I have long supported the concept of congestion pricing and have urged its immediate implementation. The Manhattan Central Business District (CBD) is plagued by traffic congestion, noise, poor air quality and street safety issues, all issues that can be mitigated by congestion pricing. The 75th district is reliant on access to mass transit; in fact, every Manhattan subway line passes through this district. The funds generated from congestion pricing will help modernize our transit system, increasing accessibility and reliability. It is critical that any balance of exemptions and tolls, achieve the goal of funding and modernizing our transit system. As the program is finalized, the specific upgrades and timelines that will be made possible by the tolling program should be made clear to the public. As we approach implementation of the tolling program, I continue in my support with some recommendations.
The 75th district includes entry points into the CBD on the west side of Manhattan. I urge consultation with local community boards along the borders of the CBD on the location of tolling infrastructure. Wherever possible, existing street furniture should be used for the mounting of toll cameras to reduce any intrusions on pedestrian space on sidewalks. Any new infrastructure should avoid impacting the presence of street trees.
Intense congestion and an imbalance of street space between motor vehicles, bicycles and pedestrians has long been the cause of street safety issues which too often result in injury and death. A significant reduction in congestion will allow for the City to design safer and more equitable streets, reducing collisions and saving lives.
New York State has set ambitious goals to reduce emissions in the fight against climate change. Congestion pricing will help reach the goals set forth in the Climate Leadership and Community Protection Act.
Many residents of the CBD leave the area during the business day, reducing local congestion and opening up street parking. I support a pricing model that would place heavier tolls on those entering the CBD during peak hours than those leaving the area. The tolling program should also collect heavier fees for larger and heavier vehicles.
Under the enacting legislation, all residents of the CBD earning $60,000 annually or less are to be provided tax rebates to offset the additional costs of traveling in their vehicles. I support legislation in the State Assembly, A.6598, that would increase the income level for rebates to 120% of AMI, which is $100,300 for an individual. Under London’s congestion pricing system, often held as an example of a successful program, all residents of the affected zone pay a reduced fee. Using the London model, even under a phased out temporary model, would allow for an adjustment period for residents of the CBD, particularly those whose employment requires them to travel to areas not served by current transit.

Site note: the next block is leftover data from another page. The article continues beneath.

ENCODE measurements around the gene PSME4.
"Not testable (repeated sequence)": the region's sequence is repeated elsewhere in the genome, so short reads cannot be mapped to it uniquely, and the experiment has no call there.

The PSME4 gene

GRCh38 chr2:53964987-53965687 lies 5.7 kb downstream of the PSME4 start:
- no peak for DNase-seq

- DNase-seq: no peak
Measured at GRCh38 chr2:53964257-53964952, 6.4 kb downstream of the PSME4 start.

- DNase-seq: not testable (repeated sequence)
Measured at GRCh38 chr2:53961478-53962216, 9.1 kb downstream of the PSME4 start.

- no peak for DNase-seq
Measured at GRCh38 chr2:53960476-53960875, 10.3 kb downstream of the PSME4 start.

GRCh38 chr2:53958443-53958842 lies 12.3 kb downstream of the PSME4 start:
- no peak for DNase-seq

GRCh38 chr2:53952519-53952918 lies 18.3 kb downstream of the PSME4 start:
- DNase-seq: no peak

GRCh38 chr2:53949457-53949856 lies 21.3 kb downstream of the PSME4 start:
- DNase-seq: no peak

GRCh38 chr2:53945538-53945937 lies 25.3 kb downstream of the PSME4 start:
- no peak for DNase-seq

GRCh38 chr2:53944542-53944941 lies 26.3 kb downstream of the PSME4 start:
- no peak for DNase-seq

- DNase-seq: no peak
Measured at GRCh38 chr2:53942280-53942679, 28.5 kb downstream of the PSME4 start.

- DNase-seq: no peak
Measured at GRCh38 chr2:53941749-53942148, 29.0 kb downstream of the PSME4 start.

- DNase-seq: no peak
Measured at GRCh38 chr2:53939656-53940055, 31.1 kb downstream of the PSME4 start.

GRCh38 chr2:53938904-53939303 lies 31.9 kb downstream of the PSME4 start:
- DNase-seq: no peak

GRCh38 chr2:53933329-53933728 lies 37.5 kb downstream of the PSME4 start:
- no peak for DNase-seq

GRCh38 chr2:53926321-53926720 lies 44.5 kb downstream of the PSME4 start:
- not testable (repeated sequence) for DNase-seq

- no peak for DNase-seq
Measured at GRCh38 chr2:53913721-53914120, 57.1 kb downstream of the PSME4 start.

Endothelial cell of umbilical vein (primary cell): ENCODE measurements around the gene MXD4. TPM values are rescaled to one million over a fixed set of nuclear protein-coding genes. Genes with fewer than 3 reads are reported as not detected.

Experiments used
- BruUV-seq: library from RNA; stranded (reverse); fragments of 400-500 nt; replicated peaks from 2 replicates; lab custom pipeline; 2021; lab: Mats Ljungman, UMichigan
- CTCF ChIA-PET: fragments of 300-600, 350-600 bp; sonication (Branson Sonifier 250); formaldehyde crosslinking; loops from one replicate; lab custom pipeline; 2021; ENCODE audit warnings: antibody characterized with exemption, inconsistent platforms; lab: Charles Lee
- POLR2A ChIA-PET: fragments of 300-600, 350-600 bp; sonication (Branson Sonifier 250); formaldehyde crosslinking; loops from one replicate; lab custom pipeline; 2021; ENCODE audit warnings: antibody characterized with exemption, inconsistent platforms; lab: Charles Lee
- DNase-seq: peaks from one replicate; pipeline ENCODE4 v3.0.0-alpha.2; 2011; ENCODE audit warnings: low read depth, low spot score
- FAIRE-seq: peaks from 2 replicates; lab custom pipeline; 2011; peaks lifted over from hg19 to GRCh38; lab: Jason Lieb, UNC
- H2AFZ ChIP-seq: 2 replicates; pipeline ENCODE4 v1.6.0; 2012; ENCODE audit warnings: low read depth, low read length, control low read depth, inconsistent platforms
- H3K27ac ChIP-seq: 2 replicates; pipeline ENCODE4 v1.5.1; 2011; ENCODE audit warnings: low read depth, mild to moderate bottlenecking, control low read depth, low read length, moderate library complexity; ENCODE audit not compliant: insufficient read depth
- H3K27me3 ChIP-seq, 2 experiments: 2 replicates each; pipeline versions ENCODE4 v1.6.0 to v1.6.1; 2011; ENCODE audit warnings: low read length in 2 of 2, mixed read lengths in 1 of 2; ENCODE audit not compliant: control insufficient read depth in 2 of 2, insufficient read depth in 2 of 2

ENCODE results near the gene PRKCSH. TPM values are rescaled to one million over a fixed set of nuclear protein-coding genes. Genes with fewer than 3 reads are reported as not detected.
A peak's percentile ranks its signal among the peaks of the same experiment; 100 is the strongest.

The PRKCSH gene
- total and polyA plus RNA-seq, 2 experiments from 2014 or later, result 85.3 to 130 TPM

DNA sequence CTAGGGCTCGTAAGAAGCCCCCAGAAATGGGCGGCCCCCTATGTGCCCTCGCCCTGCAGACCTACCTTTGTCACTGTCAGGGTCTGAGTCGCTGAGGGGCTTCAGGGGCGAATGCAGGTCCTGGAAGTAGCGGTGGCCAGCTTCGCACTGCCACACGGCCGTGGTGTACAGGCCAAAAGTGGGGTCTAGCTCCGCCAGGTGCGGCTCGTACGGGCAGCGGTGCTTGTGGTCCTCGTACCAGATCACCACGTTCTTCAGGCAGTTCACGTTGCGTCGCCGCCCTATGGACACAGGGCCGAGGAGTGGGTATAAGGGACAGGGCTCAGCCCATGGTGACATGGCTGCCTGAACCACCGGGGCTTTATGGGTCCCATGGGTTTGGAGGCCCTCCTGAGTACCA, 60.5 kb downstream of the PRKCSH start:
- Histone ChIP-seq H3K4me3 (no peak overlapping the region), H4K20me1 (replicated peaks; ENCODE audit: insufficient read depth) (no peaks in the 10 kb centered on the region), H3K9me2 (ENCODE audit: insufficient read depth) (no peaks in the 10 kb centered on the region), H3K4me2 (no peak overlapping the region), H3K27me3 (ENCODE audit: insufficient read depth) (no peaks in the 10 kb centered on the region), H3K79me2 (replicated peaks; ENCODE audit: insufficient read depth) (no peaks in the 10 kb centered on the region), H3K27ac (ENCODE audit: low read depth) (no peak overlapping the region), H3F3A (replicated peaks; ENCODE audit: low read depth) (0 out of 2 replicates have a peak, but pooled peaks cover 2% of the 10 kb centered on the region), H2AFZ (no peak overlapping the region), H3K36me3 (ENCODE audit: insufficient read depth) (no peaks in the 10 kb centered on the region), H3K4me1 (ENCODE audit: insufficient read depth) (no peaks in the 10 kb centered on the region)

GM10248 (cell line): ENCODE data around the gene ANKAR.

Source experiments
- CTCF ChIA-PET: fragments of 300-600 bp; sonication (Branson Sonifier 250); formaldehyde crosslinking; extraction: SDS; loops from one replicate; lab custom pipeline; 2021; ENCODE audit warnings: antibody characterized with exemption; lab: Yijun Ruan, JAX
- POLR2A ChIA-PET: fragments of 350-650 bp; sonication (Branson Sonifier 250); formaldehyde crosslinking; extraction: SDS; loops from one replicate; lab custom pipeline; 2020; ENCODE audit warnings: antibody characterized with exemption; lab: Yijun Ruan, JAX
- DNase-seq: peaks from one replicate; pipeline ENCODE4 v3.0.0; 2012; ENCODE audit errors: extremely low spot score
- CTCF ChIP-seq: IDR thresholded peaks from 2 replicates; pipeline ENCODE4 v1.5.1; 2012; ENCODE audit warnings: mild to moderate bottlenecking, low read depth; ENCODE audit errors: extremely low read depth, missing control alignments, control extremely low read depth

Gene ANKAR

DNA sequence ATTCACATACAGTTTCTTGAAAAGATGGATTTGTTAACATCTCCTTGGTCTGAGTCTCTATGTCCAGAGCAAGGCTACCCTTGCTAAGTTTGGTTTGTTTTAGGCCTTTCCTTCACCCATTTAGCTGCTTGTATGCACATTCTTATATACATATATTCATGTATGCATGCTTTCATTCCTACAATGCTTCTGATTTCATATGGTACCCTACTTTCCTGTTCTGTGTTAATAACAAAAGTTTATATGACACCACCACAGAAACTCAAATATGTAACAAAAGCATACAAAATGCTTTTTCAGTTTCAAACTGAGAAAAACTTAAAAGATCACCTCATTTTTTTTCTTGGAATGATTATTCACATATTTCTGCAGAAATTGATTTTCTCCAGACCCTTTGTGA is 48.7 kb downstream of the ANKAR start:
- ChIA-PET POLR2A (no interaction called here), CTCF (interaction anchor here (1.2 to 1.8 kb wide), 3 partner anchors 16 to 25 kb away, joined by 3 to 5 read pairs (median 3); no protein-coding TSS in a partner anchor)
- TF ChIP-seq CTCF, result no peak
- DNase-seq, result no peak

I have concerns over using tax credits for low-income residents. Many people with limited incomes cannot afford to pay the toll up front and wait until tax time for their credit. A system that allows for deferred payments for qualifying individuals so that they are not billed until they file taxes and can receive credits would reduce an undue financial burden.
Vehicles transporting people with disabilities deserve special attention. New York City’s current mass transit infrastructure is often inaccessible, leaving vehicles as the sole option for transportation. The Transit Mobility Review Board should take care in determining how a vehicle transporting a disabled person will be identified. I urge the board to consult with disability rights organizations to ensure implementation is responsive to their needs.
Congestion in the CBD has led to economic loss, and negative health and safety impacts. With these factors combined with the MTA’s financial crisis, I urge rapid implementation of the tolling program.
Thank you for the opportunity to submit comments on the MTA’s Central Business District Tolling Program.